Rubio: "I'll Announce Something on April 13"
It’s official. Well, almost. Marco Rubio confirmed he would announce "something" in Miami on April 13. That "something," of course, is a campaign for the White House in 2016.
The Florida senator described his intentions on Fox News’ “The Five” on Monday, and played coy about whether the “big announcement” pertained to his re-election or a presidential campaign. Stay tuned, he smiled, encouraging supporters to visit his new website to reserve tickets.
Rubio is expected to be one of at least three candidates to officially join the 2016 campaign, and his two-week lead-in allows him to reserve attention and a spot in a crowded field. His campaign launch will likely be wedged between that of Rand Paul, the Kentucky senator who will announce April 7 in Louisville, and likely Democratic nominee Hillary Clinton, who is likely to declare before the end of the month, possibly in an early state.
The senator will also be jumping into the race ahead of state colleague and mentor Jeb Bush, the former Florida governor who is opting for a summer launch. Bush, who announced his political action committee in December, is focused now on locking up several hundred million dollars in advance of the campaign.
“The time will come for comparison shopping,” Rubio said when asked how he will compete with Bush for similar donors and supporters.
Beyond the campaign announcement, Rubio also made news by voicing support for a highly controversial Indiana “religious freedom” law signed by Gov. Mike Pence last week that is viewed by opponents as discriminatory toward gays and lesbians. The argument here isn’t that it should be legal to deny someone services because of his or her sexual orientation, Rubio said, but whether someone should be “punished by law” for something they believe violates their faith.
Rubio, 43, spent the first few months of the year traveling to early states on a tour for his new, aptly titled book, "American Dreams," and has been raising money through his political action committee and beefing up his political team.
The Florida senator has been a fast-rising political star since his first odds-defying campaign for the Senate in 2010--a race that helps explain why the freshman is eager and ready to enter a crowded and expensive race for the GOP nomination.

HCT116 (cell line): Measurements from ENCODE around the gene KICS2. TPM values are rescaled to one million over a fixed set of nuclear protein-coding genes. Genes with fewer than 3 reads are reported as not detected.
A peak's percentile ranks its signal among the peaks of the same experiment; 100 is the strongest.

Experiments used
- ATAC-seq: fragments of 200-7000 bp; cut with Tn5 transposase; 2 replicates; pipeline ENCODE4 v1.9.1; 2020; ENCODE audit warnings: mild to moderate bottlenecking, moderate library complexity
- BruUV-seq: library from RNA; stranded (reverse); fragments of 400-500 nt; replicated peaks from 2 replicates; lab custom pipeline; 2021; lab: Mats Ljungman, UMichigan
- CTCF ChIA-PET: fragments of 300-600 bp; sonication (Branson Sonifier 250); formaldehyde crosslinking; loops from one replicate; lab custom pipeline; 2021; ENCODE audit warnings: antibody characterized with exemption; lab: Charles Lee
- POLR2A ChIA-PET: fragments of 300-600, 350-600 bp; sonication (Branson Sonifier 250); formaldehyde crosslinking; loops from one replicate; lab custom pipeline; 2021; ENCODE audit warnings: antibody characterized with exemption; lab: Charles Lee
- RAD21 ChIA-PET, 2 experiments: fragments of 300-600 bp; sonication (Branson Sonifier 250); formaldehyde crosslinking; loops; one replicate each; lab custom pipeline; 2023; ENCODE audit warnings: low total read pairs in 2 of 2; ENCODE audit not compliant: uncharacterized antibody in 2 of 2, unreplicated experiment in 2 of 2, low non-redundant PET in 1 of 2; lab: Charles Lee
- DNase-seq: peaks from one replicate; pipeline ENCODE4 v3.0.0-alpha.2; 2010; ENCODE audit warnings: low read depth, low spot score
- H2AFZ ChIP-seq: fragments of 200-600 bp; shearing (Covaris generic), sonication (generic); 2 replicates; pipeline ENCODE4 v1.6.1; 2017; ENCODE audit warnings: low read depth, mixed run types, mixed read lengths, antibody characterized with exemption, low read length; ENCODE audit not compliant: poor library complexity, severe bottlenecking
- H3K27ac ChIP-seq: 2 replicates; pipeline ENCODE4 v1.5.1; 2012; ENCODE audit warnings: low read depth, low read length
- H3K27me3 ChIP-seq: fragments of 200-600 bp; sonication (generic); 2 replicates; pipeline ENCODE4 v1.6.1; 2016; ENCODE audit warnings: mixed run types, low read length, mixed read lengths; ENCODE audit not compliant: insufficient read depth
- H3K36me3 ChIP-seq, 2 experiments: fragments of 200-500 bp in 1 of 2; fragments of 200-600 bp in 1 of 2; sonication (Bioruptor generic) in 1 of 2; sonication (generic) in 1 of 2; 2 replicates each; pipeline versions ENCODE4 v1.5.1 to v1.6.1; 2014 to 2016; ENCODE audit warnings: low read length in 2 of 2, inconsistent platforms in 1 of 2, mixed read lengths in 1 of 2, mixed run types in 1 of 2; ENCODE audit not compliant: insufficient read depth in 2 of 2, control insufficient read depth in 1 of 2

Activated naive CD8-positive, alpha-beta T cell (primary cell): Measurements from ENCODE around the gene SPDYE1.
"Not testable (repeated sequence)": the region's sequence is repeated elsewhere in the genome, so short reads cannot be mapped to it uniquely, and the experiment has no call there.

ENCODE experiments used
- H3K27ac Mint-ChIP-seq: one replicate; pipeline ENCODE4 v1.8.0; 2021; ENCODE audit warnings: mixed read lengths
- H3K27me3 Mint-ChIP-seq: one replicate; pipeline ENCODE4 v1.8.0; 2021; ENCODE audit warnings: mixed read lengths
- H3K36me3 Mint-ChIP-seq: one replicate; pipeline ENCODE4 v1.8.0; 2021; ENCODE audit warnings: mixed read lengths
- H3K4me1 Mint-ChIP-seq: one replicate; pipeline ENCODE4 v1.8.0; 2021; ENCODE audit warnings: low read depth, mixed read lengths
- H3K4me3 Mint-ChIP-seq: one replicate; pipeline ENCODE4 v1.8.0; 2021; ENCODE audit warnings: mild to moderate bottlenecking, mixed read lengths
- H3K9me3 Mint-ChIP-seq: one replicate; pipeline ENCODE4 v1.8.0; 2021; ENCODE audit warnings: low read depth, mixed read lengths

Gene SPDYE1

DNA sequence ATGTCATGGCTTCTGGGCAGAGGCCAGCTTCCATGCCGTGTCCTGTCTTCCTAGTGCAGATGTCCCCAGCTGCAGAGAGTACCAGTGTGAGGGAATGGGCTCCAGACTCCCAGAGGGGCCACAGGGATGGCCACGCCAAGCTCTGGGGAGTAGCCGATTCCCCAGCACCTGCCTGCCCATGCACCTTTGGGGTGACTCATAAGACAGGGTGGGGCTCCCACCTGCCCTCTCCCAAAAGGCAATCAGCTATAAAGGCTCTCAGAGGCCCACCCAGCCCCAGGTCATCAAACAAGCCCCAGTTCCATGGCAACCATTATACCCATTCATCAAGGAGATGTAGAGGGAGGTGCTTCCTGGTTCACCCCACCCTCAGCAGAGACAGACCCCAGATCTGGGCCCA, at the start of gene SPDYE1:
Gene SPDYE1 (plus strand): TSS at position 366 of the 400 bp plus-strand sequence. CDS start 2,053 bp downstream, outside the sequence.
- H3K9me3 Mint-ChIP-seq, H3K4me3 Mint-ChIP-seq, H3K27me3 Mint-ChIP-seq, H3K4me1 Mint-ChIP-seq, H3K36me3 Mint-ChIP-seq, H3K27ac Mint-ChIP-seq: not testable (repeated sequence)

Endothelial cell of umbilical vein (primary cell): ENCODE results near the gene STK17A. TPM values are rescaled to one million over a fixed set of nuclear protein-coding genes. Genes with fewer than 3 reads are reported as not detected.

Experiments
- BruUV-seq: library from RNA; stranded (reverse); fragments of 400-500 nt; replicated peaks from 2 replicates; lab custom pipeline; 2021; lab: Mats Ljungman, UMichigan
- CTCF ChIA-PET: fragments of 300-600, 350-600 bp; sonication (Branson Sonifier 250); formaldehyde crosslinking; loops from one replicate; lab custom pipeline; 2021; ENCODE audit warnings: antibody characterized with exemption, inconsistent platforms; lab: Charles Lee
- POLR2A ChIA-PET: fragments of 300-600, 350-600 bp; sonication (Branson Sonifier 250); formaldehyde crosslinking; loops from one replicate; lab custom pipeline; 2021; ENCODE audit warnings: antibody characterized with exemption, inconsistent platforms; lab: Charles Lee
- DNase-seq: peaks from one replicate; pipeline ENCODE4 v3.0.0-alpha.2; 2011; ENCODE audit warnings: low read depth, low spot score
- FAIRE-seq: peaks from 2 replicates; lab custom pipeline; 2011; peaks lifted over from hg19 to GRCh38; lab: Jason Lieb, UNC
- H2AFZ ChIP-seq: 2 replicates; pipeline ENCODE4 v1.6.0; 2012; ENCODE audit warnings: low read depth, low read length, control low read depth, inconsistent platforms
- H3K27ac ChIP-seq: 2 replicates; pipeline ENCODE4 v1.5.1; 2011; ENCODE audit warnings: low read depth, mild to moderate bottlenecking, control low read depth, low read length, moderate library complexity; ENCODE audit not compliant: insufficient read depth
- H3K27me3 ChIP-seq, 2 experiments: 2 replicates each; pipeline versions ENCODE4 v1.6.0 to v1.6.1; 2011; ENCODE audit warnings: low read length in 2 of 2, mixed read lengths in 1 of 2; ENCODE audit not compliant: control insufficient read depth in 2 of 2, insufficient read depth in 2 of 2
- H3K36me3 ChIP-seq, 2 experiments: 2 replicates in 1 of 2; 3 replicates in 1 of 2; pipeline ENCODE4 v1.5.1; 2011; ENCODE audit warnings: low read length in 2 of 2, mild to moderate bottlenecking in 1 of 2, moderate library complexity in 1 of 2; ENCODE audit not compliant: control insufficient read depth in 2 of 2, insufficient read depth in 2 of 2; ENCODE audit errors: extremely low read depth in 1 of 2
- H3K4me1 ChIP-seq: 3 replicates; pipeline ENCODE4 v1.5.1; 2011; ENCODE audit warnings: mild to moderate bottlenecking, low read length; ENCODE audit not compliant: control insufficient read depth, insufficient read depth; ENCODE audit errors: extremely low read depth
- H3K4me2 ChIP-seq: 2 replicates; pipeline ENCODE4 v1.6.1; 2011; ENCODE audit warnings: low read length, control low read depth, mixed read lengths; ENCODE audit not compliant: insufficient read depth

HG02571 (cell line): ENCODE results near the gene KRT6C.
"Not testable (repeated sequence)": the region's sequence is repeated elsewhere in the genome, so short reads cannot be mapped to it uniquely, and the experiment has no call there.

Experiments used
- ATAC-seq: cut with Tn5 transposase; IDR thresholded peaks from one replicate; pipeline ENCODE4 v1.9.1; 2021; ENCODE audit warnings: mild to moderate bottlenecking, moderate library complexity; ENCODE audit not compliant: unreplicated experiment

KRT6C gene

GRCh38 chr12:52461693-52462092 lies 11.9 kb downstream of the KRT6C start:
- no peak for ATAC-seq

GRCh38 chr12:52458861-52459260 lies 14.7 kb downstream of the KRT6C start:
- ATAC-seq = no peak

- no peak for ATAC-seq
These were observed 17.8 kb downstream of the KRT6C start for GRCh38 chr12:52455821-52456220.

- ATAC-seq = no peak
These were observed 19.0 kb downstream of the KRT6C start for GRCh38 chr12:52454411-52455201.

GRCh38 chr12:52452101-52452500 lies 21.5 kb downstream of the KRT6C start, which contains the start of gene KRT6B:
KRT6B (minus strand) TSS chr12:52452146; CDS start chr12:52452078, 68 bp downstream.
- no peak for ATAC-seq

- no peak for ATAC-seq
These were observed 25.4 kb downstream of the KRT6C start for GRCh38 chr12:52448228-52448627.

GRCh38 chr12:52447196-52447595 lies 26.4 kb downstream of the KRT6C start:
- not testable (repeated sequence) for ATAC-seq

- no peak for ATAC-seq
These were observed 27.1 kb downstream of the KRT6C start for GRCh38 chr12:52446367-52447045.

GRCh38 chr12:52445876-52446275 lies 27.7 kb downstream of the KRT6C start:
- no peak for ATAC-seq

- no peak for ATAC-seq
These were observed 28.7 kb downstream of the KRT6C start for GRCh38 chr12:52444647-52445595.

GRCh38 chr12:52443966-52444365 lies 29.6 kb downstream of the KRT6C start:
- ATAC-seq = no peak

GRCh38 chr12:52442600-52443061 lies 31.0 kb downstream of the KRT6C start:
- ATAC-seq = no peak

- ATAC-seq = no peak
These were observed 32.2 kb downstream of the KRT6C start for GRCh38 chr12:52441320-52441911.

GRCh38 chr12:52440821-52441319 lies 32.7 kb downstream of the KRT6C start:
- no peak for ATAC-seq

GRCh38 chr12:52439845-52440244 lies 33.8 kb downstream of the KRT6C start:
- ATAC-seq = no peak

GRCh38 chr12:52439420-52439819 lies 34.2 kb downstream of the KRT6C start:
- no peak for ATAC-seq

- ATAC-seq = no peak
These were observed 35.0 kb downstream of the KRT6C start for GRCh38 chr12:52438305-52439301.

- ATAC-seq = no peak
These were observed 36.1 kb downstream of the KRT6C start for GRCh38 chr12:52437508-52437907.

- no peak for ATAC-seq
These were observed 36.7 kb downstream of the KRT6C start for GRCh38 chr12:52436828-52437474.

Rubio has been positioning himself as a leader in the GOP field when it comes to foreign policy--a position that he not only thinks will shield him against skeptics’ concerns about nominating another freshman senator but one that also gives him another way to contrast with Hillary Clinton.
During the Fox interview on Monday, Rubio characterized the former secretary of state’s email issue as one of national security and said Clinton could have been putting the interests of the United States at risk by discussing sensitive information over a private account, which she has since wiped clean. Rubio admitted he uses his own private email address, but doesn’t include “sensitive” national security information in his emails.
Rubio, though, said Clinton has “bigger problems than emails,” pointing to what he called a lack of an agenda and an inheritance of the Obama administration’s foreign policy, which Rubio and Republicans plan to run against.
With the administration facing a deadline in reaching a nuclear agreement with Iran, Rubio has seized on the opportunity to strike a contrast. On Monday, the senator said his message to Iran is: “You can have an economy or you can have a weapon, but you can’t have both.”
While foreign policy is a pillar of his campaign, Rubio’s biography figures to be the backbone of his candidacy. Rubio has positioned himself as a “21st century” candidate, a fresh face with news ideas to handle global challenges. The son of Cuban immigrants often bemoans that the American Dream is more difficult to attain than when his parents arrived here in 1956. Rubio says this country owes nothing to him, but that he owes everything to it. The opportunity to run for the highest office in the land symbolizes a repayment, he said.
Rubio’s background also comes into play on immigration reform. He led a reform bill through the Senate that included a pathway to citizenship for undocumented immigrants, an issue of contention among conservatives. Asked how he would respond to critics who say he’s “soft” on the issue, Rubio countered: “I’m realistic on immigration.” There is a problem to be fixed, and it can’t all be done at once, Rubio said, acknowledging concerns about large and complex legislation. People won’t support further reforms to the system until they know the border, and future immigration, is under control, Rubio said.